Author Shirley Jackson's Hate Mail

by compound complex 16 Replies latest watchtower beliefs

  • compound complex
    compound complex

    I felt you readers might find interesting how an author's work can receive a reaction from the public he/she never imagined:

    Many readers demanded an explanation of the situation described in the story [The Lottery], and a month after the initial publication, Shirley Jackson responded in the San Francisco Chronicle (July 22, 1948):

    Explaining just what I had hoped the story to say is very difficult. I suppose, I hoped, by setting a particularly brutal ancient rite in the present and in my own village to shock the story's readers with a graphic dramatization of the pointless violence and general inhumanity in their own lives.

    Shirley Jackson wrote regarding the hate mail she received:

    One of the most terrifying aspects of publishing stories and books is the realization that they are going to be read, and read by strangers. I had never fully realized this before, although I had of course in my imagination dwelt lovingly upon the thought of the millions and millions of people who were going to be uplifted and enriched and delighted by the stories I wrote. It had simply never occurred to me that these millions and millions of people might be so far from being uplifted that they would sit down and write me letters I was downright scared to open; of the three-hundred-odd letters that I received that summer I can count only thirteen that spoke kindly to me, and they were mostly from friends. Even my mother scolded me: "Dad and I did not care at all for your story in The New Yorker," she wrote sternly; "it does seem, dear, that this gloomy kind of story is what all you young people think about these days. Why don't you write something to cheer people up?"[2]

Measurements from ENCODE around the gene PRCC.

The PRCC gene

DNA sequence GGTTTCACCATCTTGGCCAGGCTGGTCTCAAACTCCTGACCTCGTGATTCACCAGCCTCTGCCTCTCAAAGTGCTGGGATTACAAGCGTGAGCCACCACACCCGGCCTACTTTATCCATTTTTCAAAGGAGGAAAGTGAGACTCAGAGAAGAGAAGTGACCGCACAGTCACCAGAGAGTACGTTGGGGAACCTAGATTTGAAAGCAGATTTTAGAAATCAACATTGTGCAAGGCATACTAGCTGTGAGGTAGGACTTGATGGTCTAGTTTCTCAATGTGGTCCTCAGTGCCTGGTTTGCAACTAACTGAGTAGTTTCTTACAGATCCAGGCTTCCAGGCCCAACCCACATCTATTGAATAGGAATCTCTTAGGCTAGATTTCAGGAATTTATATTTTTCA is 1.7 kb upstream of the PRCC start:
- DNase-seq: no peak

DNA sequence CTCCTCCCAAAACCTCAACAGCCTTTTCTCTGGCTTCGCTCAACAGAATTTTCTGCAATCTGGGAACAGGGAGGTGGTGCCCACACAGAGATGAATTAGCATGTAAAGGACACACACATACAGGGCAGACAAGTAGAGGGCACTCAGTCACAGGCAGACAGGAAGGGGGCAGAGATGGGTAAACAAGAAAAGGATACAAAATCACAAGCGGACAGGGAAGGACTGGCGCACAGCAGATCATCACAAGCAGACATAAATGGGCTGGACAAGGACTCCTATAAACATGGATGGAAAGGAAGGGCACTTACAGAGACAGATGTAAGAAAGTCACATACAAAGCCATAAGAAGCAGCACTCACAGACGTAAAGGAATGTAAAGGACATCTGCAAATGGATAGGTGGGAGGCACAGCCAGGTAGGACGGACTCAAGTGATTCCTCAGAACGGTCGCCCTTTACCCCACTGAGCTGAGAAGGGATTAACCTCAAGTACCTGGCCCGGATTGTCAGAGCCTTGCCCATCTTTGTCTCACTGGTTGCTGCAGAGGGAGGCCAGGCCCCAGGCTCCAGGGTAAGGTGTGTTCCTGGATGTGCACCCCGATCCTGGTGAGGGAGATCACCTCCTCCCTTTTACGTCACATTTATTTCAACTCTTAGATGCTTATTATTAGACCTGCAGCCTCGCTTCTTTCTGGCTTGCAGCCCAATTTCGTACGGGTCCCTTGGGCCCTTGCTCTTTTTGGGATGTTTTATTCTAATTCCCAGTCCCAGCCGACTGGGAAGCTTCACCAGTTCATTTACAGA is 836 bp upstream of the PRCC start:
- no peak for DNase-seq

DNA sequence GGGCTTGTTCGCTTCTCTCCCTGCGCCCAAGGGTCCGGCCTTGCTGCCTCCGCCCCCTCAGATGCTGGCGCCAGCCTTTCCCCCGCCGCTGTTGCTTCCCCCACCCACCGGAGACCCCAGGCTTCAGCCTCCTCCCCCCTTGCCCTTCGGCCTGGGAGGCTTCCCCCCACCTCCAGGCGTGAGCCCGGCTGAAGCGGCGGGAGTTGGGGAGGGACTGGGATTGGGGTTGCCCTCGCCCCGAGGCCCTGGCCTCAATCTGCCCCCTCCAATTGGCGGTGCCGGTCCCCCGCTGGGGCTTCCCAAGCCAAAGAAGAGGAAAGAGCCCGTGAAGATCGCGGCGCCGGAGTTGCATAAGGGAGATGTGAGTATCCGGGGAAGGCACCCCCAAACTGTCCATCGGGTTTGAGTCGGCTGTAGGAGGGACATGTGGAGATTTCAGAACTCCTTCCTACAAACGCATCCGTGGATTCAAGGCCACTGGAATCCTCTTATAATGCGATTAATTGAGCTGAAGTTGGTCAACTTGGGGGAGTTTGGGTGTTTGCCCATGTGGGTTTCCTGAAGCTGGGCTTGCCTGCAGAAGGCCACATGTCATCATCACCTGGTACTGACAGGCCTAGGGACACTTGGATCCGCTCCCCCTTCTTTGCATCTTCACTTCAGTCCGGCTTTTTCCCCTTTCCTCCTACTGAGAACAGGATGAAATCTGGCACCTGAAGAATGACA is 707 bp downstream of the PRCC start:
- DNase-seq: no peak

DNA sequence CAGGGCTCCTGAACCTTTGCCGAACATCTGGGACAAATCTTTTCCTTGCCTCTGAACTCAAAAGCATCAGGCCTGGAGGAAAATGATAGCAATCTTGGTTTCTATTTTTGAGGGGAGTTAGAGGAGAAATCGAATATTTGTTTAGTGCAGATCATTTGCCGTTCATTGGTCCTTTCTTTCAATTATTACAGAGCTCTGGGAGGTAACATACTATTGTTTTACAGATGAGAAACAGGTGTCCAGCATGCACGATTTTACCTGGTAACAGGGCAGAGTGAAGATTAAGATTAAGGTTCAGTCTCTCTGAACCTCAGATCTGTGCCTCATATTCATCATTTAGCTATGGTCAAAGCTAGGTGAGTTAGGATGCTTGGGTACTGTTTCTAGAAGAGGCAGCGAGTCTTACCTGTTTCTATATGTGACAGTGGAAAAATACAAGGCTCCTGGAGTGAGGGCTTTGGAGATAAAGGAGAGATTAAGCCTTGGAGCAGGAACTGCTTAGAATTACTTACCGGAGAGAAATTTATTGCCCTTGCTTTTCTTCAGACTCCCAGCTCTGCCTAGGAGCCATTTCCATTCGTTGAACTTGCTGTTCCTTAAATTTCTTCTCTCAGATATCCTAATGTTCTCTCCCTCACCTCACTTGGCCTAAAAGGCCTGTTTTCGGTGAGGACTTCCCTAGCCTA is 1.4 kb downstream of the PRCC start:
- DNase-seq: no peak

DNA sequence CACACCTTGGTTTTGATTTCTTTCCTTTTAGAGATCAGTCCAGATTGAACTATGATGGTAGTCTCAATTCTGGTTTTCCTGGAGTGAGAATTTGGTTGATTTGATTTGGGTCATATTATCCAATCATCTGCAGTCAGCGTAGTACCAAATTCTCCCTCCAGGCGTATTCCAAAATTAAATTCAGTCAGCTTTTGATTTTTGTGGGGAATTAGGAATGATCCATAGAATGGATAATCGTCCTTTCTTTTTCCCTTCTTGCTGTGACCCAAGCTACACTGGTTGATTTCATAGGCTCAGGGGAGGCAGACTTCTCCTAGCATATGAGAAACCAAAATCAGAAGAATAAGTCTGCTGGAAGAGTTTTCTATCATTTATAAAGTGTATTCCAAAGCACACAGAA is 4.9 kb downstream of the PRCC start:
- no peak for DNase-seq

http://en.wikipedia.org/wiki/The_Lottery

  • BabaYaga
    BabaYaga

    Beloved CoCo... it has been the overwhelming fear of people not understanding what I needed to express that has held your Baba hostage for so long.

    I absolutely adore Ms. Jackson's works... would that I could write her and tell her how I feel about her incredible masterpiece "the Lottery".

    Thank you for this post and much love and admiration for your own written works!

  • compound complex
    compound complex

    Thank you, dear Baba, for your wonderful response! I hope that my own simple words (*%!*[email protected]&!*^) strike a chord in someone's heart.

    I recall reading The Lottery in junior high ... such a shame that Ms. Jackson died so young.

    Gratefully and with love,

    CoCo

  • beksbks
    beksbks

    Wow

    I love that story, it seems so topical and so relevant. I never even considered hate mail. Though I should have.

  • compound complex
    compound complex

    Hey Beks:

    I never even considered hate mail. Though I should have.

    ?

    CoCo

  • purplesofa
    purplesofa

    "Dad and I did not care at all for your story in The New Yorker," she wrote sternly; "it does seem, dear, that this gloomy kind of story is what all you young people think about these days. Why don't you write something to cheer people up?"[2]